Organizational management is recognizing the trend and potential sizable cost savings and rightsizing their office space footprints accordingly. Expect this to accelerate over the next few years.

Looking back and forward from late 1989: The Home Office

An article I penned on the emerging trend of telecommuting aka “home working” as seen in late 1989 in early days of microcomputers and at the dawn of the Internet. (Link to downloadable .pdf file below). Jack Nilles quoted predicting major portion of urban workforce would be telecommuting from home or satellite (versus centralized commuter offices) by 2030, seen by him then playing out over four decades.

Despite Remote Work, Rush Hour Returned – Bloomberg

Source: Despite Remote Work, Rush Hour Returned – Bloomberg

The upshot of this piece is the potential bifurcation of knowledge organizations. One group staffed by those who live close in to urban centers where commutes are relatively short and can be done by foot powered transportation and public transit. These organizations have established “downtown” urban identities and convening cultures based on face to face interaction among staff, clients and vendors. They’re deeply invested in gleaming steel and glass office towers by virtue of ownership or long term leases.

Staff who commuted from the outer suburbs and distant reaches of metro areas who worked at home during pandemic public health measures are not going to be inclined to give up the equivalent of another workday as commuting time. That could lead to a sorting of personnel, with only those who fit into the organization’s let’s meet downtown culture remaining and the rest departing.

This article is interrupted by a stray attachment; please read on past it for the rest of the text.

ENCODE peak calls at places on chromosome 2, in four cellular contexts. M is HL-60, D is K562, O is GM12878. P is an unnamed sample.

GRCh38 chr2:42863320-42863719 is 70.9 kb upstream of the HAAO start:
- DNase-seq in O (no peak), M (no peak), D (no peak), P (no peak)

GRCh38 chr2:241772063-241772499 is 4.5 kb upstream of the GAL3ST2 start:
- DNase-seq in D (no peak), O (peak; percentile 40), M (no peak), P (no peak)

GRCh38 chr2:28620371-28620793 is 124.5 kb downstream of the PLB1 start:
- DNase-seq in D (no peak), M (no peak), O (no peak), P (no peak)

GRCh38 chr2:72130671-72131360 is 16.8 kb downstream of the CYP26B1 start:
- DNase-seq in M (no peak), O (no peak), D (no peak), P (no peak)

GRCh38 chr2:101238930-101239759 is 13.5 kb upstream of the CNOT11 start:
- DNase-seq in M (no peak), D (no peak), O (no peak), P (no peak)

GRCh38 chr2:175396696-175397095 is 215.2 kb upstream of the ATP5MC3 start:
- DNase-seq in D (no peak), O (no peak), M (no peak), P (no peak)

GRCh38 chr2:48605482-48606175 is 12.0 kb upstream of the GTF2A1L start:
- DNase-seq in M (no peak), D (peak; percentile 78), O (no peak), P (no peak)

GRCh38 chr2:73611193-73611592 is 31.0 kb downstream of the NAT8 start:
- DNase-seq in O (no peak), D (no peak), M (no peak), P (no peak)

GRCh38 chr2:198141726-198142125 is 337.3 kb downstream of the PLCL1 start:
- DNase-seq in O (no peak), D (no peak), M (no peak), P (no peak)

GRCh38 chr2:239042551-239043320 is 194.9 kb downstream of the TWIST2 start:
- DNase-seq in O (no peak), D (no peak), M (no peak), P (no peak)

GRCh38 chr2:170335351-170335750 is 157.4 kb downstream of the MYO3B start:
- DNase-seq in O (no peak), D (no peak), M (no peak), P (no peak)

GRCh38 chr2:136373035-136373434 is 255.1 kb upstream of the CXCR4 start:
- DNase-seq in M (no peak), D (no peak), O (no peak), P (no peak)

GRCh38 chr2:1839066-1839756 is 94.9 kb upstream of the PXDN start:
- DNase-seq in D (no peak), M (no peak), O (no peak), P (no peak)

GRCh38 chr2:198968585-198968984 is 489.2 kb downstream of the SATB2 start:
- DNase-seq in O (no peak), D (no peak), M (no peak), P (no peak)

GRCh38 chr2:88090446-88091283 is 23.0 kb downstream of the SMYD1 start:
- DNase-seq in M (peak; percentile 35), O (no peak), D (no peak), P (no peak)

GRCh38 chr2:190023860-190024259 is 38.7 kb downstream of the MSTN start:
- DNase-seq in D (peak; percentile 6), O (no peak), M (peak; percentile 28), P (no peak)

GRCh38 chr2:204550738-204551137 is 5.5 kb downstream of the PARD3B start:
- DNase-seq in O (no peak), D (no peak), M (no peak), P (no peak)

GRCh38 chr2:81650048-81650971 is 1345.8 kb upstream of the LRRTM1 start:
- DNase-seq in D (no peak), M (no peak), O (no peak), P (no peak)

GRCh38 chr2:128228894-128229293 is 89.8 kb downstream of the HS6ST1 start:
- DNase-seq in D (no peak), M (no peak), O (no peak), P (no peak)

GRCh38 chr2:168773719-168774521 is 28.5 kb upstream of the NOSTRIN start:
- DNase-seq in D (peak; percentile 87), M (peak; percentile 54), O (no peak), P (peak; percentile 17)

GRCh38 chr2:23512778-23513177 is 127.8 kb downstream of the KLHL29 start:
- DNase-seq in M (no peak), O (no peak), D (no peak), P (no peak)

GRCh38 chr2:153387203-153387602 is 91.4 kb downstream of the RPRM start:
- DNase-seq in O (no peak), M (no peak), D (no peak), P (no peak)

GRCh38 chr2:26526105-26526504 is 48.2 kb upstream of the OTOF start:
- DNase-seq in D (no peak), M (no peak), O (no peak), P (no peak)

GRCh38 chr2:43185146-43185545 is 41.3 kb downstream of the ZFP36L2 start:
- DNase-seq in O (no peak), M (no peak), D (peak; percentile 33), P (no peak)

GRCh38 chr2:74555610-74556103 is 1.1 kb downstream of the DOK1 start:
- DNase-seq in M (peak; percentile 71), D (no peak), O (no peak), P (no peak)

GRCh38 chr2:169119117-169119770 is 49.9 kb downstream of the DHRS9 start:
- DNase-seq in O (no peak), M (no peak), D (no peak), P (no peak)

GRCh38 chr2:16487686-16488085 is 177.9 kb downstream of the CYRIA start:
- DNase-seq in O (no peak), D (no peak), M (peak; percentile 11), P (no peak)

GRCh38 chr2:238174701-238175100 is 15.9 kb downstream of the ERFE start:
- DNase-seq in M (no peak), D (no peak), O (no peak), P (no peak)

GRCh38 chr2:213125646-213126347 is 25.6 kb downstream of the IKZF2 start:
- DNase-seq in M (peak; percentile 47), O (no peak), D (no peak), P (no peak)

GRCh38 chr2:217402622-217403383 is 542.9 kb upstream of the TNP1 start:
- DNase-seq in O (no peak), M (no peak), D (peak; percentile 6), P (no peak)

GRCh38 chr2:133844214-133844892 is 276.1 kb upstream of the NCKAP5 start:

For suburban office parks, it’s a different story. A Houston transportation planner quoted in the article notes they serve merely as workplaces and lack the cultural vibe of the downtown office-based organization. For staff and consultants of these organizations, daily work activity of “sitting 8 hours a day drafting something or tapping a keyboard and interacting minimally with people,” can easily be performed in a home office.

The Pandemic Blew Up the American Office — For Better and Worse | Stanford Graduate School of Business

Rather than letting individual employees simply choose when they will come into the office, companies should implement an organized approach, Bloom argues. “If this is well managed, you can have the best of both worlds,” he says. “But my advice to firms is to decide this centrally. A mixed mode can be pretty terrible if some people are working from home and others are in the office.” Companies could, for example, cluster group activities, such as planning meetings and client presentations, on “in-office” days.

Source: The Pandemic Blew Up the American Office — For Better and Worse | Stanford Graduate School of Business